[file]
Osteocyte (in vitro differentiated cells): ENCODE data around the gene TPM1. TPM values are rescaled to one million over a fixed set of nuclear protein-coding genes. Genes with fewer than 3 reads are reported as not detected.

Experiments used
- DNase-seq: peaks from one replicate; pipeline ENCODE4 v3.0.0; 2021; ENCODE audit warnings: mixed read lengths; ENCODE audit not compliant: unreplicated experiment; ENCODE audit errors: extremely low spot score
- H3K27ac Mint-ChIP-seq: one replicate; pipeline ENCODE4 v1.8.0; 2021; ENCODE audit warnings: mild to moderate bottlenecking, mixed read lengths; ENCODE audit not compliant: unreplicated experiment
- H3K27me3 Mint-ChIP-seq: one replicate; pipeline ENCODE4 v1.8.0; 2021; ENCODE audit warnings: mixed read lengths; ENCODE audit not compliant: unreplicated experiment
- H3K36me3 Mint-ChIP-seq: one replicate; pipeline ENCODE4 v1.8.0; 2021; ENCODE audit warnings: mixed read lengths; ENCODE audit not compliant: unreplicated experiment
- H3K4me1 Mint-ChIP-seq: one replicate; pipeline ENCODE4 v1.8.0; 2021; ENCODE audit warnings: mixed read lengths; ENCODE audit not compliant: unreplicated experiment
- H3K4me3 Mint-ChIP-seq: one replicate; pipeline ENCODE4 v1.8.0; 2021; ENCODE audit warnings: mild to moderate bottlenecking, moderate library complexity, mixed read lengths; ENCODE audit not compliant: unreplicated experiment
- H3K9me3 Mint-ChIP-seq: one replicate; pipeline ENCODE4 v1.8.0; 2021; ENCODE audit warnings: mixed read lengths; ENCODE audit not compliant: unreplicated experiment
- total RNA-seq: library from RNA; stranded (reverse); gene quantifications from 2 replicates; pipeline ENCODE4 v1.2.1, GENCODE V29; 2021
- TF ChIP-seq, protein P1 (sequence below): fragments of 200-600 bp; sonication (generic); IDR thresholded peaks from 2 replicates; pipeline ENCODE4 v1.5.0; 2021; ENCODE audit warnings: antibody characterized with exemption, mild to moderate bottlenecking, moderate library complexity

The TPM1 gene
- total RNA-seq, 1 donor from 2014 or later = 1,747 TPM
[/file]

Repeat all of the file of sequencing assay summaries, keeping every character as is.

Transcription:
Osteocyte (in vitro differentiated cells): ENCODE data around the gene TPM1. TPM values are rescaled to one million over a fixed set of nuclear protein-coding genes. Genes with fewer than 3 reads are reported as not detected.

Experiments used
- DNase-seq: peaks from one replicate; pipeline ENCODE4 v3.0.0; 2021; ENCODE audit warnings: mixed read lengths; ENCODE audit not compliant: unreplicated experiment; ENCODE audit errors: extremely low spot score
- H3K27ac Mint-ChIP-seq: one replicate; pipeline ENCODE4 v1.8.0; 2021; ENCODE audit warnings: mild to moderate bottlenecking, mixed read lengths; ENCODE audit not compliant: unreplicated experiment
- H3K27me3 Mint-ChIP-seq: one replicate; pipeline ENCODE4 v1.8.0; 2021; ENCODE audit warnings: mixed read lengths; ENCODE audit not compliant: unreplicated experiment
- H3K36me3 Mint-ChIP-seq: one replicate; pipeline ENCODE4 v1.8.0; 2021; ENCODE audit warnings: mixed read lengths; ENCODE audit not compliant: unreplicated experiment
- H3K4me1 Mint-ChIP-seq: one replicate; pipeline ENCODE4 v1.8.0; 2021; ENCODE audit warnings: mixed read lengths; ENCODE audit not compliant: unreplicated experiment
- H3K4me3 Mint-ChIP-seq: one replicate; pipeline ENCODE4 v1.8.0; 2021; ENCODE audit warnings: mild to moderate bottlenecking, moderate library complexity, mixed read lengths; ENCODE audit not compliant: unreplicated experiment
- H3K9me3 Mint-ChIP-seq: one replicate; pipeline ENCODE4 v1.8.0; 2021; ENCODE audit warnings: mixed read lengths; ENCODE audit not compliant: unreplicated experiment
- total RNA-seq: library from RNA; stranded (reverse); gene quantifications from 2 replicates; pipeline ENCODE4 v1.2.1, GENCODE V29; 2021
- TF ChIP-seq, protein P1 (sequence below): fragments of 200-600 bp; sonication (generic); IDR thresholded peaks from 2 replicates; pipeline ENCODE4 v1.5.0; 2021; ENCODE audit warnings: antibody characterized with exemption, mild to moderate bottlenecking, moderate library complexity

The TPM1 gene
- total RNA-seq, 1 donor from 2014 or later = 1,747 TPM